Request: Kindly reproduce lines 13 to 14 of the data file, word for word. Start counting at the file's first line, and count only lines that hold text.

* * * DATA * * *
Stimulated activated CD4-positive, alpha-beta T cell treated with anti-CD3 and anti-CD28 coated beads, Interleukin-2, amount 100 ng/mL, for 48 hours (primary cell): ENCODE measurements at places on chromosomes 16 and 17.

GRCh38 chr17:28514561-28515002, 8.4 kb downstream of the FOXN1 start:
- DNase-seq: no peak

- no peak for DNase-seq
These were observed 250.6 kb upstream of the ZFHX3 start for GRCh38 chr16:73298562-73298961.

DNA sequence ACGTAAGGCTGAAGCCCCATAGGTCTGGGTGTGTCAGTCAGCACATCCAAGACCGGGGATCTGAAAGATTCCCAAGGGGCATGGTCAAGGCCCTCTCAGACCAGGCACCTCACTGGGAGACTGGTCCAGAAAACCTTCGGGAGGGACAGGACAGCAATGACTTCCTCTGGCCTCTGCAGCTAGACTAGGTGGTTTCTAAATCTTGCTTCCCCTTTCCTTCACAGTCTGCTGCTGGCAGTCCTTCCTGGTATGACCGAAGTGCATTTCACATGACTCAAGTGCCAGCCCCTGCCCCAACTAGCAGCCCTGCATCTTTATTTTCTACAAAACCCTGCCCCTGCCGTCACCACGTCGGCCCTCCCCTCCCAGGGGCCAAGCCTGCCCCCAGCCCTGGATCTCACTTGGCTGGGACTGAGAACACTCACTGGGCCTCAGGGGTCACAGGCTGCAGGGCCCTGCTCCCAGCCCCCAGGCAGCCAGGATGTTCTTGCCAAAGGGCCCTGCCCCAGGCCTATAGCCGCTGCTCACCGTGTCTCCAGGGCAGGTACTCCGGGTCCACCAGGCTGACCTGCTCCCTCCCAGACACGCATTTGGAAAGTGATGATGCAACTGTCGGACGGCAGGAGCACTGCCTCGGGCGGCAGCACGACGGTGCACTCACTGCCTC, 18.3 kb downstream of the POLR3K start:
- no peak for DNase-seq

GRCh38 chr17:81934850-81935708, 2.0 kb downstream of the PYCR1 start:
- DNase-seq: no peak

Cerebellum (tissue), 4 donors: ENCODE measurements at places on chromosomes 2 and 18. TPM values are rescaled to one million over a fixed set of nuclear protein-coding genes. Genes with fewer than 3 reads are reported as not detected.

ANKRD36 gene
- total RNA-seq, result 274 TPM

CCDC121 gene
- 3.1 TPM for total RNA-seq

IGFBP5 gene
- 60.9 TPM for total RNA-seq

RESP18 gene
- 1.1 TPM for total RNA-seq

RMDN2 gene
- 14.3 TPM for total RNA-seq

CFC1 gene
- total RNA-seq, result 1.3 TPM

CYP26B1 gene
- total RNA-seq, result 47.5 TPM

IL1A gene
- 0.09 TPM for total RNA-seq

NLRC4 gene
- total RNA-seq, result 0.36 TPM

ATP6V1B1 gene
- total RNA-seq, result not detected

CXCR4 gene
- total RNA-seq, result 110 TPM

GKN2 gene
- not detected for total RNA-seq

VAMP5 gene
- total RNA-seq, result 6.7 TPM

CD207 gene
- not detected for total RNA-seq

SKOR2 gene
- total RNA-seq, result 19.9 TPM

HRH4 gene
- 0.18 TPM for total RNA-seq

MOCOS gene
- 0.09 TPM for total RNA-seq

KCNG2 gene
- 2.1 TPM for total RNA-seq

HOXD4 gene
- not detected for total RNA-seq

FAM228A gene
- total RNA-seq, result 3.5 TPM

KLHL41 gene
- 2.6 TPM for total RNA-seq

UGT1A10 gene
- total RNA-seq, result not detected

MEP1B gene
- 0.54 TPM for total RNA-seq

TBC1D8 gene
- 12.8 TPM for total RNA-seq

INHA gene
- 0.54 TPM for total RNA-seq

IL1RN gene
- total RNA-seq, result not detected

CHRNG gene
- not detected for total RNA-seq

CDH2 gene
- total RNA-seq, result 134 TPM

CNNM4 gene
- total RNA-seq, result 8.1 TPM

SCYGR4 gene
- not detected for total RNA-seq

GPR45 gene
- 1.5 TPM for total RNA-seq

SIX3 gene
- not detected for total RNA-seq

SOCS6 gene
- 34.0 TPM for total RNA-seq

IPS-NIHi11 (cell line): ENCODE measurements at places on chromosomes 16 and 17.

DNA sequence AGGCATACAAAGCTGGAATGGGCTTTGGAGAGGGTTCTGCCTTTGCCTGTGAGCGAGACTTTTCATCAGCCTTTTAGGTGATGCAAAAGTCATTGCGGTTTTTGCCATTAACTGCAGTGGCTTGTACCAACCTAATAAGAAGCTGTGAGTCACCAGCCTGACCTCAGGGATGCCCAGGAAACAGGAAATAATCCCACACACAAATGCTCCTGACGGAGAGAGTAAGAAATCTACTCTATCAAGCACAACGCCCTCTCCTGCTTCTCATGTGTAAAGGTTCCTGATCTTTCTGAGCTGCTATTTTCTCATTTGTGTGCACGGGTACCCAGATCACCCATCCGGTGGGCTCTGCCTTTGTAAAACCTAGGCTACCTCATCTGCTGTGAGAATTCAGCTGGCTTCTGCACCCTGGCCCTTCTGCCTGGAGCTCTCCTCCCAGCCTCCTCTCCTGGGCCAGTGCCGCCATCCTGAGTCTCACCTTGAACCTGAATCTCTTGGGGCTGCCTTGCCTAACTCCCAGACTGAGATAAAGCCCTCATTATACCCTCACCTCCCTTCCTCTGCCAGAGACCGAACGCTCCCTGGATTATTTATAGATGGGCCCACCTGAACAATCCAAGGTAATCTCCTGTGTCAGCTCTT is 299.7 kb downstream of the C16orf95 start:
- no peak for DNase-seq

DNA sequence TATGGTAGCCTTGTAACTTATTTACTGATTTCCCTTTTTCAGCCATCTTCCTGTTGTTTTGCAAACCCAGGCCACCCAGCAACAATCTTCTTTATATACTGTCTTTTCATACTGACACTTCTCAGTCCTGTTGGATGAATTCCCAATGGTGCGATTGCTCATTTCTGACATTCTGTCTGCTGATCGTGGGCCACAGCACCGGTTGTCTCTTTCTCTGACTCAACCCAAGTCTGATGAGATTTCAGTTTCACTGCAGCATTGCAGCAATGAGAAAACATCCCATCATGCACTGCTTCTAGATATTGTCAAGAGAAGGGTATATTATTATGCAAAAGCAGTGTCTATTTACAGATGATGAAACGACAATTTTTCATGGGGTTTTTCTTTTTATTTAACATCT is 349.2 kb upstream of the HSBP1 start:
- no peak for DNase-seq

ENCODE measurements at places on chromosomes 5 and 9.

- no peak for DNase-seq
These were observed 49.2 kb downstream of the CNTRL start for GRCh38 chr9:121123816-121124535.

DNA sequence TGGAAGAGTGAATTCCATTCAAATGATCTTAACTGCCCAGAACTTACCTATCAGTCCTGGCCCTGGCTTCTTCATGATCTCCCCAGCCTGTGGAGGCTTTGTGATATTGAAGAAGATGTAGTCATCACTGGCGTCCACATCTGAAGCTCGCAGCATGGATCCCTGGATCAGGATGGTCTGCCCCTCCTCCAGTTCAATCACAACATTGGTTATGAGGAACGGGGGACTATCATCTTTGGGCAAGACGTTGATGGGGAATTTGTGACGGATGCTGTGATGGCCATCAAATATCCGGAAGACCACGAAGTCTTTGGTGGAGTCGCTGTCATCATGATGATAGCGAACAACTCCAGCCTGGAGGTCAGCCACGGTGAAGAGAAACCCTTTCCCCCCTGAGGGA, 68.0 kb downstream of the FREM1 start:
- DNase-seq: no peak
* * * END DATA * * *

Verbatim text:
CCDC121 gene
- 3.1 TPM for total RNA-seq